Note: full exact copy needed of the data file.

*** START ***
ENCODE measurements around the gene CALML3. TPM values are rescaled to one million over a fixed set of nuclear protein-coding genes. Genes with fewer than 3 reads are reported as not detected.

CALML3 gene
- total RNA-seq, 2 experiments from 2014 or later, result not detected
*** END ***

ENCODE measurements around the gene CALML3. TPM values are rescaled to one million over a fixed set of nuclear protein-coding genes. Genes with fewer than 3 reads are reported as not detected.

CALML3 gene
- total RNA-seq, 2 experiments from 2014 or later, result not detected